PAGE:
What happens if there is no currency union? Well, we don’t know because Alex Salmond hasn’t told us. Mumbles like “you sound like a broken record” or “sterlingisation” are the response to “what about plan B?” We simply do not know. I suspect, however, that if Plan B is very bad news (like the Europe Report (buried) or the Independent cost analysis of separation (promised but never delivered) then Alex Salmond will simply ignore the question as he has done with other issues that are unpalatable for the voter. What we can speculate is that a stand alone currency, sterlingised or otherwise would be at the mercy of the money markets and as volatile as the petrol that underpins it. With no central bank or lender of last resort between us and the IMF one can only guess at the credit rating we would be allocated and the subsequent cost of borrowing the money needed to run the country. This could mean decades of austerity that would make the recent years look like a picnic and then we could be left with a currency worth a fraction of sterling or the Euro. This isn’t scaremongering, it is a sober reality.

What happens if there is no currency union then? Well this is just the latest in a line of questions that Alex Salmond simply refuses to answer. Either because he can’t or because he won’t. I am angry that he shows the people of Scotland so little respect that the will not just lay all the cards on the table and allow Scots make a decision after examining all the facts. It feels like the wool is being pulled over our eyes, that we are being distracted and diverted from the issue.  It’s like they are trying to sneak independence under the radar of the national consciousness. Mr Salmond is, in short, treating this like a general election campaign rather than the potential matter of life and death of a nation that it actually is.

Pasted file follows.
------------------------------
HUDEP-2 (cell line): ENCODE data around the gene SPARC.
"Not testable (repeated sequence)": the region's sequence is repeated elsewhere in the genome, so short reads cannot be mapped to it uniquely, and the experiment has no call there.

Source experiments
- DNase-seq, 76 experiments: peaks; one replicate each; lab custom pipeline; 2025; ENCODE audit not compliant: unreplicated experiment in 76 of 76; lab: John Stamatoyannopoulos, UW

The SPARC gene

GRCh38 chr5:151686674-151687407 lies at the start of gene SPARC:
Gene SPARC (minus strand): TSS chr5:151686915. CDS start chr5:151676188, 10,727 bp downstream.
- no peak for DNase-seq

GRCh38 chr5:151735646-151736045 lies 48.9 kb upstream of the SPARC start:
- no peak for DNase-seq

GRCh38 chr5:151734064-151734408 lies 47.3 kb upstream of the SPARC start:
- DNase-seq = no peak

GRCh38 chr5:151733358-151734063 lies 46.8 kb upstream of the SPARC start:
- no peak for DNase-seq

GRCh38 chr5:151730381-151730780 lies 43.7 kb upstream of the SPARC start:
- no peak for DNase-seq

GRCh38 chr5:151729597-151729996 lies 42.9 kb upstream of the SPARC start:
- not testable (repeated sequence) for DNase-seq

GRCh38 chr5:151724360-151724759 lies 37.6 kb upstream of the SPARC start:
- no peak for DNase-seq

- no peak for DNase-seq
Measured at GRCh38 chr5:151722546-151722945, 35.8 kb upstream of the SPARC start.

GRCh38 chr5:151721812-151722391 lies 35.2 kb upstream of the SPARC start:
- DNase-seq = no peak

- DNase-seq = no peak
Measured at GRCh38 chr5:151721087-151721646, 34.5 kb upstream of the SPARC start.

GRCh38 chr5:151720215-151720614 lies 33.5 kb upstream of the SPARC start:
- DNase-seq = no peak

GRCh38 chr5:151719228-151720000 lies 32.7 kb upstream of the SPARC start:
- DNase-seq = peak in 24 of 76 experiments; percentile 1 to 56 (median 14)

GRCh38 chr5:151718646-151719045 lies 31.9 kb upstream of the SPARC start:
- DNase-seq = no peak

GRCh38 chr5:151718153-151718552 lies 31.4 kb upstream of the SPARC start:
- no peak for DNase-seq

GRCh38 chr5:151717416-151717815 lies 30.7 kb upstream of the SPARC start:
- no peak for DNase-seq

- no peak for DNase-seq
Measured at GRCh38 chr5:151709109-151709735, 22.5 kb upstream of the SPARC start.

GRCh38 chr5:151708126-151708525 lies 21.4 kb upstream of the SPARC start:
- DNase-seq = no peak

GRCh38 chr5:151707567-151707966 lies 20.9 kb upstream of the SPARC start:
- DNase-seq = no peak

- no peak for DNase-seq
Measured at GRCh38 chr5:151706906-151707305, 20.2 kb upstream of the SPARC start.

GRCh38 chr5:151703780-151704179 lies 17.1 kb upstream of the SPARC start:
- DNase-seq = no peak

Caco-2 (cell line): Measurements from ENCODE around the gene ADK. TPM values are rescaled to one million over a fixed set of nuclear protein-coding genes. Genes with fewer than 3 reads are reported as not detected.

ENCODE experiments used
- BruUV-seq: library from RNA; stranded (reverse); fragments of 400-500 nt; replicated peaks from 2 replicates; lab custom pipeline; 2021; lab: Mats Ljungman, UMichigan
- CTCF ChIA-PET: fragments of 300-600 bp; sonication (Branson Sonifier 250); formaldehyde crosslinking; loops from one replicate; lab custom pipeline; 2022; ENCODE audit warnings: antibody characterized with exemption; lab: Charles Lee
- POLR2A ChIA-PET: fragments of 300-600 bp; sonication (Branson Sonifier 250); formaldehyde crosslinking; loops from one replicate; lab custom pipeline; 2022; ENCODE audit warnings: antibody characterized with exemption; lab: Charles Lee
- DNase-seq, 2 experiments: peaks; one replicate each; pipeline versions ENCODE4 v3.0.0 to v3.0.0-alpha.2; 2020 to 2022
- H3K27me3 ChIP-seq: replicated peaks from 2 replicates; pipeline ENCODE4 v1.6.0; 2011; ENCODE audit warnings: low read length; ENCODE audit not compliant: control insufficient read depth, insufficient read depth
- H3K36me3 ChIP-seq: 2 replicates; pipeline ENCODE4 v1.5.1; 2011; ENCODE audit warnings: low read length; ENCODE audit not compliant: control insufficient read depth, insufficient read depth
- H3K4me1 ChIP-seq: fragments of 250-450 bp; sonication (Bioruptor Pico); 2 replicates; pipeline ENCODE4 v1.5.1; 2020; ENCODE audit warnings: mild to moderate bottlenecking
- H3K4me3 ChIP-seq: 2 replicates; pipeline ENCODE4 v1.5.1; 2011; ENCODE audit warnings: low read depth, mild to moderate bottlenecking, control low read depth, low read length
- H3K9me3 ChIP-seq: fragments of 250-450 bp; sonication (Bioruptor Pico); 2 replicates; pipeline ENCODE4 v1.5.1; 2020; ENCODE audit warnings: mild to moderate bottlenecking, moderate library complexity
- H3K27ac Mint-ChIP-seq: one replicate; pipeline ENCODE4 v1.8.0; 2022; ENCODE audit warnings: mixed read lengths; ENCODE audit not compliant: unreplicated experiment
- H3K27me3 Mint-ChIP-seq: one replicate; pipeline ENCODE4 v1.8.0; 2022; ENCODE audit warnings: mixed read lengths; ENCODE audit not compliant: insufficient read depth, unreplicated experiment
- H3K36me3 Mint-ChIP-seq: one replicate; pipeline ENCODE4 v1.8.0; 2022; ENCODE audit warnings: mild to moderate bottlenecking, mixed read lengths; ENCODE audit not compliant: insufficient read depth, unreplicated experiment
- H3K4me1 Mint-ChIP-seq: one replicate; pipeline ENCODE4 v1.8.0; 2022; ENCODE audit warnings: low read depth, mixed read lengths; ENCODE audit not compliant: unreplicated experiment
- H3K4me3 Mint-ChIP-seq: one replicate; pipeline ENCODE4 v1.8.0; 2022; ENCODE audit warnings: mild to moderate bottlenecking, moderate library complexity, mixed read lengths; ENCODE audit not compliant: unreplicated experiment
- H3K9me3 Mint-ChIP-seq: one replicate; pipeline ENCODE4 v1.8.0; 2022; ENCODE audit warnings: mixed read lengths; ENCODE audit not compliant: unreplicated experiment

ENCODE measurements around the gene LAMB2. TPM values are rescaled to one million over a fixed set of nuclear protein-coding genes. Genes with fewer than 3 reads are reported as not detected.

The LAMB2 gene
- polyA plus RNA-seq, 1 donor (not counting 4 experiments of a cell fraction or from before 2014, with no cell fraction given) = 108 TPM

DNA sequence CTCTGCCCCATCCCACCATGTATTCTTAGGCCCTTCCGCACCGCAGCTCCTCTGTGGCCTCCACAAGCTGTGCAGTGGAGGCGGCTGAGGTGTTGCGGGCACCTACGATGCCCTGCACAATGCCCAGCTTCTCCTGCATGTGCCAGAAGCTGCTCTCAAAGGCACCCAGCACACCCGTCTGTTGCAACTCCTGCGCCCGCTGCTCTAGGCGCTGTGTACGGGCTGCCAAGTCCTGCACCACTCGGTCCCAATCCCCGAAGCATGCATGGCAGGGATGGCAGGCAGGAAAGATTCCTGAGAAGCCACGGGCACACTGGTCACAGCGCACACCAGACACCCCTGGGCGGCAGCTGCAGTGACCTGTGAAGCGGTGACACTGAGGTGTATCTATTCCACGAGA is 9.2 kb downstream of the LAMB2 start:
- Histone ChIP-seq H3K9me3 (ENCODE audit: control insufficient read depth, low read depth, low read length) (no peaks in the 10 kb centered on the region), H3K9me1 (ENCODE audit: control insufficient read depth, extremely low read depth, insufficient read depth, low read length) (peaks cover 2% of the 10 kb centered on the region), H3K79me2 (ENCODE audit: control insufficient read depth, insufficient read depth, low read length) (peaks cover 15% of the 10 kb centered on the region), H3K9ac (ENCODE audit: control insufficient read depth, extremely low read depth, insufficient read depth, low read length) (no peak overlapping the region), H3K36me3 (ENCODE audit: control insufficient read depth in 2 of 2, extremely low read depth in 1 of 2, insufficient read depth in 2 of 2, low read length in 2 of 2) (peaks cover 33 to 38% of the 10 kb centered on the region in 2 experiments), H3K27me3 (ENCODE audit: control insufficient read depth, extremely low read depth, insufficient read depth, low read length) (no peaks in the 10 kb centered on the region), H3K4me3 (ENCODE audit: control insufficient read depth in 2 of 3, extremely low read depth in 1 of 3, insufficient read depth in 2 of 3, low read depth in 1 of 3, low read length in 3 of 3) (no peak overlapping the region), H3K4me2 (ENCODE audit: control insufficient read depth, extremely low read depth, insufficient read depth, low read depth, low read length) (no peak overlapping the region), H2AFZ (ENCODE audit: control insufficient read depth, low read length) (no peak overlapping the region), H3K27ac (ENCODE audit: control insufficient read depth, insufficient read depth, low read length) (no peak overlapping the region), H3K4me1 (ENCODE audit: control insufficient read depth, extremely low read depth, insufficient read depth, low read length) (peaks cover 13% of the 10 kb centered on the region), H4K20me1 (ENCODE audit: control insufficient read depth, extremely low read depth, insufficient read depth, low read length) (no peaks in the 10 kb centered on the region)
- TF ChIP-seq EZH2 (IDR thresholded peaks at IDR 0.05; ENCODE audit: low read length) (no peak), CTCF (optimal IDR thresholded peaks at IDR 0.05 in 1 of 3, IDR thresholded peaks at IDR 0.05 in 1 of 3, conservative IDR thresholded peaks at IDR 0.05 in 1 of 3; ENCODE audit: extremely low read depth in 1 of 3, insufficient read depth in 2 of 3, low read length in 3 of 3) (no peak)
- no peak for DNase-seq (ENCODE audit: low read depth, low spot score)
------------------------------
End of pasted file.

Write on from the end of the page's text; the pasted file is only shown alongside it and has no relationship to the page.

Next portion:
Some of you will have already decided which way to vote. Some of you will passionately disagree with everything I have said here. Some of you might be undecided. However, understand this  – it’s not a general election. This isn’t a case of “I might try ‘yes’ and see how it turns out”. If on 19th there is a Yes majority then that is it, we cannot go back. If you believe in an independent Scotland then at least demand that the SNP and the yes campaign come clean and share everything with the electorate, warts and all and trust us to make a decision.

There will be no going back, end of, Scotland becomes a foreign country to rUK and the border will be an EU border. So for God’s sake and for the sake of your descents, make sure you give this decision very careful thought and only vote in the interests of the generations of Scots to come.

Food Poverty and malnutrition – manufacturers to blame again?

 

"Let 'em eat Aldi Crisps!"

“Let ’em eat Aldi Crisps!”

 

There’s an article on the BBC Website here it is highlighting a report by the Faculty of Public Health which has identified a link between food poverty and malnutrition. 3rd world health conditions like rickets are being seen in hospitals for the first time in decades and last year there was a 17% increase in hospital admissions for malnutrition. Now I am sure I am not alone in thinking that whatever your place on the political spectrum this is an absolute disgrace in a country like the UK. I’m waiting for the inevitable ‘It’s the food manufacturer’s fault’ interviews. I’m surprised that at no point does the reporter link food poverty to obesity, for which the industry is also blamed.

Increasingly those in poverty have issues affording nutritious and fresh food. In Aldi you can buy 30 bags of flavoured crisps for about £2-£3 depending on where you are in the country. If you are trying to feed a family of 4 on £25 a week then this sort of offer is very tempting. Obviously there is fresh food available but one thing you never read about is the cost of preparing the food. Yes, you can buy a kilo of lentils for £2 and yes it is nutritious and will do several meals but you also have to boil those lentils for 40 minutes. That’s 40 mins of gas or electricity. On top of this, have you tried to get a 4 year old to eat dhal? When folk are so skint their main issue when buying food is to make sure no one is hungry and that often leads to 30 bags of crisps going into the trolley. I wonder how many of those who judge the diet of the poor so harshly have had to live on the income of the poor? Recall, with amusement, the well meaning but utterly unrealistic campaign that Hugh Fearnley-Whittingstall launched in 2007 when he campaigned against the mults to get them to stock properly bred, free range chickens rather than the mass farmed thai type. Yes, he had some really good points – a quality chicken bought from a butcher will taste fantastic, it will probably last more than 1 meal BUT it costs £10. It is easy to see why his arguments fell on deaf ears and became archaic when, a few months later the Great Recession hit with full force.